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Months after coronavirus outbreak, here’s where the Ravens stand with vaccinations

"I kind of got Haloti's masseuse [and] got somebody from everywhere just to kind of build my own team, just so I could be as good as they were," said Williams.

Six months after the Ravens endured one of the worst coronavirus outbreaks in sports, over half of the team is vaccinated, coach John Harbaugh said Tuesday, raising hopes that virus-related protocols can be eased by the start of the season.

In a virtual news conference after the first of two days of mandatory minicamp, Harbaugh declined to specify what share of the Ravens on the team’s 90-man roster have been vaccinated, but said “it’s a pretty high number, pretty well above 50%.”

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The Ravens’ coaching staff is fully vaccinated, along with general manager Eric DeCosta, but team officials have maintained that they would leave the decision up to players.

“I think everybody makes that choice for themselves,” Harbaugh said Tuesday. “That’s what I told the guys last night: It’s your individual decision. There are things that go with being vaccinated. There are things that go with not being vaccinated. So everybody understands that, and guys will make those choices for themselves.”

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Half of the NFL’s 32 teams have 51 or more players vaccinated, the NFL Network reported Tuesday, while every organization’s coaching staff and team personnel are at least 90% vaccinated. In April, the league effectively mandated that all Tier 1 and 2 employees, including coaches, get vaccinated unless they had “bona fide” exemptions.

But the NFL and the NFL Players Association have not yet required vaccines for players, and the NFLPA is unlikely to pass such a rule. The league and its players’ union have not established a vaccination threshold at which a team could relax its health protocols almost entirely, either.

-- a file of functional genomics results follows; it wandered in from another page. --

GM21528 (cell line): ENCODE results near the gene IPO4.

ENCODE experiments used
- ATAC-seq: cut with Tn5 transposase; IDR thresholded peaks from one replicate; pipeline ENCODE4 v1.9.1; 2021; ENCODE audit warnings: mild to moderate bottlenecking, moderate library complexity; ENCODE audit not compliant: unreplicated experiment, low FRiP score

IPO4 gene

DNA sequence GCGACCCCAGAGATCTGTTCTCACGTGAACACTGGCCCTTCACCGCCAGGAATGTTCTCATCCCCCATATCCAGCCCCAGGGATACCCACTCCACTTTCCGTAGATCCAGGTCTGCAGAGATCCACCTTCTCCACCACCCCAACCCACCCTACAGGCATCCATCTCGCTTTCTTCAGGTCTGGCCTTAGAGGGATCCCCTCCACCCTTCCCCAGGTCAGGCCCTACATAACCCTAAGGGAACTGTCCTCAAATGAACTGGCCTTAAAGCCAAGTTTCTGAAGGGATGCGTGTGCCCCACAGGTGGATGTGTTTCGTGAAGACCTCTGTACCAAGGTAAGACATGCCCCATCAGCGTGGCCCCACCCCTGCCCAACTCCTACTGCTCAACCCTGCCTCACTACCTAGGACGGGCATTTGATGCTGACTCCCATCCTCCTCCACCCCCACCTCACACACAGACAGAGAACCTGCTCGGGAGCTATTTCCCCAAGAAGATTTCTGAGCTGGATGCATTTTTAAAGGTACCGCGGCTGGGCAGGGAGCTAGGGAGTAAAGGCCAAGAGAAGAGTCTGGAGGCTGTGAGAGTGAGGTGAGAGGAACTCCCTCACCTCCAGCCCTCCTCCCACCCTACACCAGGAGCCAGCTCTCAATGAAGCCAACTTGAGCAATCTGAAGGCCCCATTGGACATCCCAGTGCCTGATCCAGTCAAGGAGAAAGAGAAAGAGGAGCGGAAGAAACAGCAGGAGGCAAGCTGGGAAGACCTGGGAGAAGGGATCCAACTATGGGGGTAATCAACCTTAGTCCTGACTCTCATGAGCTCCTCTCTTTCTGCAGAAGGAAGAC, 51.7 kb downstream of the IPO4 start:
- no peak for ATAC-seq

Defensive tackles Justin Ellis, left, and Brandon Williams do a drill on the first day of the Ravens' two-day mandatory minicamp at the Under Armour Performance Center in Owings Mills. Williams twice landed on the reserve/COVID-19 list last season after close contact with COVID-positive individuals. He said Tuesday that it was “frustrating” to miss action last season despite never contracting the virus.
Defensive tackles Justin Ellis, left, and Brandon Williams do a drill on the first day of the Ravens' two-day mandatory minicamp at the Under Armour Performance Center in Owings Mills. Williams twice landed on the reserve/COVID-19 list last season after close contact with COVID-positive individuals. He said Tuesday that it was “frustrating” to miss action last season despite never contracting the virus. (Kim Hairston/The Baltimore Sun)

Harbaugh said last month that he’s spoken with his team about the implications of getting vaccinated. Under new NFL protocols, fully vaccinated players will no longer have to be tested daily, will not have to wear masks inside team facilities, will have no travel restrictions, and will not have to self-quarantine after exposure to an infected person. They can also eat in the team’s cafeteria, use the sauna, and interact with vaccinated family and friends during travel.

Unvaccinated players will have to be tested daily, wear a mask inside team facilities and self-quarantine after exposure, and will have travel and facility restrictions, among other restrictions.